PM to review MFN status to Pakistan on Thursday

A day after reviewing the Indus Waters Treaty, India has now decided to review the ‘Most Favoured Nation’ Status given unilaterally to Pakistan. Prime Minister Narendra Modi will chair a review meeting on September 29. Officials from external affairs ministry and commerce ministry will attend the meeting.
The move follows the Modi government’s decision to look for options beyond diplomatic pressure after the terror attack on an Army camp at Uri along the line of control that killed 18 soldiers. The MFN status was accorded in 1996 under WTO’s General Agreement on Tariffs and Trade (GATT). Both India and Pakistan are signatories to this which means they have to treat each other and rest of WTO member countries as favoured trading partners. According to Assocham, out of India’s total merchandise trade of $641 billion in 2015-16, Pakistan accounted for a meager $2.67 billion. India’s exports to the neighbouring country worked out to $2.17 billion, or 0.83 per cent, of the total Indian outward shipments while imports were less than $500 million,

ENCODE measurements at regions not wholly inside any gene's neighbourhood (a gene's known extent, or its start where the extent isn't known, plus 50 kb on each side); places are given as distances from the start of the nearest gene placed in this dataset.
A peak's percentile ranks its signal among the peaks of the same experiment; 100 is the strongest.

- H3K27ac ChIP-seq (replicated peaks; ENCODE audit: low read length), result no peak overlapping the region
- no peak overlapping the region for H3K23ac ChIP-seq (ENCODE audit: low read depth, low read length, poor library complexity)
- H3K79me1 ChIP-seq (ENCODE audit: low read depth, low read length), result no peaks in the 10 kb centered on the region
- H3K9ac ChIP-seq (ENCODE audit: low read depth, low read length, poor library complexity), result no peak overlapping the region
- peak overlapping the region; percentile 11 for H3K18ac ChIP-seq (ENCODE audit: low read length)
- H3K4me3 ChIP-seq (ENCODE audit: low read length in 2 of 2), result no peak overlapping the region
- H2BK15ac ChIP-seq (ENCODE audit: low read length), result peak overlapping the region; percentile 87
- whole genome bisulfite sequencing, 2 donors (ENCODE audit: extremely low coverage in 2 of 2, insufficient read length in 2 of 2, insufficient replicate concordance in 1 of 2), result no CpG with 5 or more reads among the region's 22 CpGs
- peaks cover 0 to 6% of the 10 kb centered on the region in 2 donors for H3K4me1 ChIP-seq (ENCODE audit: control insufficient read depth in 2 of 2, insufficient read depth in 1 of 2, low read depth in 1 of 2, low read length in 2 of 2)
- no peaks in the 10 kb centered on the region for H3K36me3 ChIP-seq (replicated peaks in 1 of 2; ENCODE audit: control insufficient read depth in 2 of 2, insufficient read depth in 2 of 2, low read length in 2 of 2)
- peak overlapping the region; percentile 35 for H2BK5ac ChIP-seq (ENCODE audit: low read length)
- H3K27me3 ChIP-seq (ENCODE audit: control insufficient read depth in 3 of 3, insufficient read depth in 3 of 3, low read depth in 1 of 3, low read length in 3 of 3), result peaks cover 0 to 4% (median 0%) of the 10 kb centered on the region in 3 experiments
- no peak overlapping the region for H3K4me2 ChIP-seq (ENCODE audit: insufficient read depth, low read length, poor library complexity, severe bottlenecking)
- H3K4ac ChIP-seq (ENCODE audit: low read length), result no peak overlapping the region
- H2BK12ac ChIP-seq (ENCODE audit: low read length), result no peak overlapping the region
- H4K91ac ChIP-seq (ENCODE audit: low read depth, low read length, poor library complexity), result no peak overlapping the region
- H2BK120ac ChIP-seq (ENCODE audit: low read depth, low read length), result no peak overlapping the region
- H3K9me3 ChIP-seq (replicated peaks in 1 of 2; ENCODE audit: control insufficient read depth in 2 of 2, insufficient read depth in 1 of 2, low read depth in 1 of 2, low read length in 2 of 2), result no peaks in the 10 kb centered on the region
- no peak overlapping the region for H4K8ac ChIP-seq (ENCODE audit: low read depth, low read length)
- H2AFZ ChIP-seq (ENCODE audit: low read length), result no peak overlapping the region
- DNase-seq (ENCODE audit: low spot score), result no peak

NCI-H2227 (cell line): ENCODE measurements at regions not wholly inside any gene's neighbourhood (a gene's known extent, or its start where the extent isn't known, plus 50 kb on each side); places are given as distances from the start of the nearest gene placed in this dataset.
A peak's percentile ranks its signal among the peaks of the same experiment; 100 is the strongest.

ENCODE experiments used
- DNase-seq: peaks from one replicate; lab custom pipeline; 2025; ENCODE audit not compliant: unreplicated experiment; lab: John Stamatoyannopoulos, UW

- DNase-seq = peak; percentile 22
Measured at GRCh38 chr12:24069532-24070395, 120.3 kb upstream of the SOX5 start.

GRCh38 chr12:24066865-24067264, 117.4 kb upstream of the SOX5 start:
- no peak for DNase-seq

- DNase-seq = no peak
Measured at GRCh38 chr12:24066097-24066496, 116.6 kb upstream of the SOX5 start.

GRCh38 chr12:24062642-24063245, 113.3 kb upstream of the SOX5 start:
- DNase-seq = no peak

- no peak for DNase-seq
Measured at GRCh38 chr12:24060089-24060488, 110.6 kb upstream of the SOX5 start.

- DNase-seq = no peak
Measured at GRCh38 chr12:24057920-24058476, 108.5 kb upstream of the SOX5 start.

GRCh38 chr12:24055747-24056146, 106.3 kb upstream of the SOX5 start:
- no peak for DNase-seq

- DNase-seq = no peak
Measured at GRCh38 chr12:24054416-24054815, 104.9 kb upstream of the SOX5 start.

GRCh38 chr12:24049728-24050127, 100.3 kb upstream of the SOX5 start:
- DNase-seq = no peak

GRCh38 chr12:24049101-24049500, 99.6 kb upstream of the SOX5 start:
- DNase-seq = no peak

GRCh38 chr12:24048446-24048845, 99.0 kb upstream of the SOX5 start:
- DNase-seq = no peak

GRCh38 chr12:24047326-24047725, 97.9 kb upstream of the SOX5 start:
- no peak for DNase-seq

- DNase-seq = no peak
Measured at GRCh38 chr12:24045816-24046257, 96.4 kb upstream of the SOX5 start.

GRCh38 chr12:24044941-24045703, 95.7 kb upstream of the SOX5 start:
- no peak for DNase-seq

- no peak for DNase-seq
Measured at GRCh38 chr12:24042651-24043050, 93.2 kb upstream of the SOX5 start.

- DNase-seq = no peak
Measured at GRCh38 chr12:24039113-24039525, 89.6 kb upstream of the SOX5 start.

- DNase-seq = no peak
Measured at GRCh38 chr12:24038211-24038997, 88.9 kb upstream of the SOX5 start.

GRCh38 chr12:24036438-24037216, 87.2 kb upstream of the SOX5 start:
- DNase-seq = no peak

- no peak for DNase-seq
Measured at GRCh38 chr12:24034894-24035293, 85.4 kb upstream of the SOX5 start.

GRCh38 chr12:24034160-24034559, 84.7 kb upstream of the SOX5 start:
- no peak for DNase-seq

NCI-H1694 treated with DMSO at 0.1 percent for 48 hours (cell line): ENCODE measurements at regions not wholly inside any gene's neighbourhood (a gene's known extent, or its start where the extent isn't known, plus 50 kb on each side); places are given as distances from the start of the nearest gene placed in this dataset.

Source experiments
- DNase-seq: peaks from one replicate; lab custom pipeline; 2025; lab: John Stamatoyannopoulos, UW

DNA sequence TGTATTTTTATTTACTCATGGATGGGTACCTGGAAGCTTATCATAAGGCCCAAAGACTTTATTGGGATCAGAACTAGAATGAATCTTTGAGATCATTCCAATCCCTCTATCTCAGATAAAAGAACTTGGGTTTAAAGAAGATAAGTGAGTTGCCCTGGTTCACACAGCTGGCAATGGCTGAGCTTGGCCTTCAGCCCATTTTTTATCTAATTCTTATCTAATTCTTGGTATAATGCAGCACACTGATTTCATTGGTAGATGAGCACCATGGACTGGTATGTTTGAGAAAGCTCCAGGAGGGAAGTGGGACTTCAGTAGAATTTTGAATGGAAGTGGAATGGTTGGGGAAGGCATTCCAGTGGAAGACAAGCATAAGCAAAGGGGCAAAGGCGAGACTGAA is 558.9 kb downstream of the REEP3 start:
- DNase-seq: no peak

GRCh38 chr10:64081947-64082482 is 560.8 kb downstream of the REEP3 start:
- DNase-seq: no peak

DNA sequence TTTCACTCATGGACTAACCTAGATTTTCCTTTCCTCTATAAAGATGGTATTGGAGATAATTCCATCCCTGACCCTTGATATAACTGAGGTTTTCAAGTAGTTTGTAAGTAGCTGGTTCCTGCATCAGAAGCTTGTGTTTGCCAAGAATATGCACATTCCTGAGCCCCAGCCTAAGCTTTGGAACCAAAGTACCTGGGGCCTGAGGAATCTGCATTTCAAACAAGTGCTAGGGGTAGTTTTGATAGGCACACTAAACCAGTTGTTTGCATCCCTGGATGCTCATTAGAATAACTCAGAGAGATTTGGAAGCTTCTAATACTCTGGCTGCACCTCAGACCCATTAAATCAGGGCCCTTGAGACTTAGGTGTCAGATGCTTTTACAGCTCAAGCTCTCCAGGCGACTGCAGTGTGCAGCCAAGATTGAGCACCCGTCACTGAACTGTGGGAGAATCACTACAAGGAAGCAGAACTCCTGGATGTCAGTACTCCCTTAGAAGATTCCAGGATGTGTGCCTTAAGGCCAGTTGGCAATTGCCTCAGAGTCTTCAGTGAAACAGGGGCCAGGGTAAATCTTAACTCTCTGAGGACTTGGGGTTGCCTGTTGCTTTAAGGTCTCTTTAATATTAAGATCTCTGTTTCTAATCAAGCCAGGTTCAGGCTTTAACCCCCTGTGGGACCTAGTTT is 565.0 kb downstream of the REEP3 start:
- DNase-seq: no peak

or 0.13 per cent, of the total inward shipments. Prime Minister Modi had on Monday chaired a meeting to review the 58-year-old Indus Waters Treaty with Pakistan under which both countries share water of 6 rivers. Taking the offensive right into the heart of Pakistan, India decided on Monday to suspend the meeting of the Indus Water Commission and explore ways to use its share of water of rivers flowing into Pakistan, besides hinting that it could revive construction of the Tulbul project in Jammu & Kashmir. “Blood and water cannot flow simultaneously,” Prime Minister Narendra Modi told a meeting where the decisions designed to make Pakistan pay for the terrorist attack on the Uri Army camp were taken, extending the retaliation against the strike beyond efforts to isolate Pakistan diplomatically.
In fact, sources said, India could even consider walking out of the Indus Water Treaty (IWT) if Pakistan does not rein in terrorists, adding that the water-sharing pact is not sacrosanct.

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